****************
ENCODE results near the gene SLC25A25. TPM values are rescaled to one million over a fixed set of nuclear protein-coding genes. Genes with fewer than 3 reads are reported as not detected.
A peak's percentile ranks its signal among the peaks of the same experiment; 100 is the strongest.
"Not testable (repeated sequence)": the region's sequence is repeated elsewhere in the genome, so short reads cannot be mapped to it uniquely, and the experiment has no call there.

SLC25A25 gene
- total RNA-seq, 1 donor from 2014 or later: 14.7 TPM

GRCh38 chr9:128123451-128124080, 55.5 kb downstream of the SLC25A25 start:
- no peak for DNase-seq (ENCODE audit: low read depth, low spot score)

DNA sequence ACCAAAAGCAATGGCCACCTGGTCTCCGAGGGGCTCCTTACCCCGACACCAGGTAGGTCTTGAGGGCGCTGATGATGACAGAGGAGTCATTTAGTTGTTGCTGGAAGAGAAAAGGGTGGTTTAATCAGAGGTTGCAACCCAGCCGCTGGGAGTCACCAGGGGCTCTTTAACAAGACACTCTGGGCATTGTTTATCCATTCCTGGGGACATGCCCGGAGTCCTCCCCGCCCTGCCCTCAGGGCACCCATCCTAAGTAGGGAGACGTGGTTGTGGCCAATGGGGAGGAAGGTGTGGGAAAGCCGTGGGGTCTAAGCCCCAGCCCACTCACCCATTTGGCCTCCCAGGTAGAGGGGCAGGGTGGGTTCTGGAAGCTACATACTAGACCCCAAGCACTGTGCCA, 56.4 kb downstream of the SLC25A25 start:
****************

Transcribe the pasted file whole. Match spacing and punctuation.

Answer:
ENCODE results near the gene SLC25A25. TPM values are rescaled to one million over a fixed set of nuclear protein-coding genes. Genes with fewer than 3 reads are reported as not detected.
A peak's percentile ranks its signal among the peaks of the same experiment; 100 is the strongest.
"Not testable (repeated sequence)": the region's sequence is repeated elsewhere in the genome, so short reads cannot be mapped to it uniquely, and the experiment has no call there.

SLC25A25 gene
- total RNA-seq, 1 donor from 2014 or later: 14.7 TPM

GRCh38 chr9:128123451-128124080, 55.5 kb downstream of the SLC25A25 start:
- no peak for DNase-seq (ENCODE audit: low read depth, low spot score)

DNA sequence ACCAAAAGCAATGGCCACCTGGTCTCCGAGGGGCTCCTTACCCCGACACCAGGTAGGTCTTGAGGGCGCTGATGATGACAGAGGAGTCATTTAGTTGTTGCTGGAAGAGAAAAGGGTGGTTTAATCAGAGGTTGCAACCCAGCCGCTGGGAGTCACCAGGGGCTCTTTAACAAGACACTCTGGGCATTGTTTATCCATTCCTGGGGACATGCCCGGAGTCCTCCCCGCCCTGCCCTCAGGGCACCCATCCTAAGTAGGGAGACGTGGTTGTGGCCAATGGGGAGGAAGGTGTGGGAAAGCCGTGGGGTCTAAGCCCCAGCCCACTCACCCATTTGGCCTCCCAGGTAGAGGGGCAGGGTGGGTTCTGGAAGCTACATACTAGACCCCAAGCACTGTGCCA, 56.4 kb downstream of the SLC25A25 start: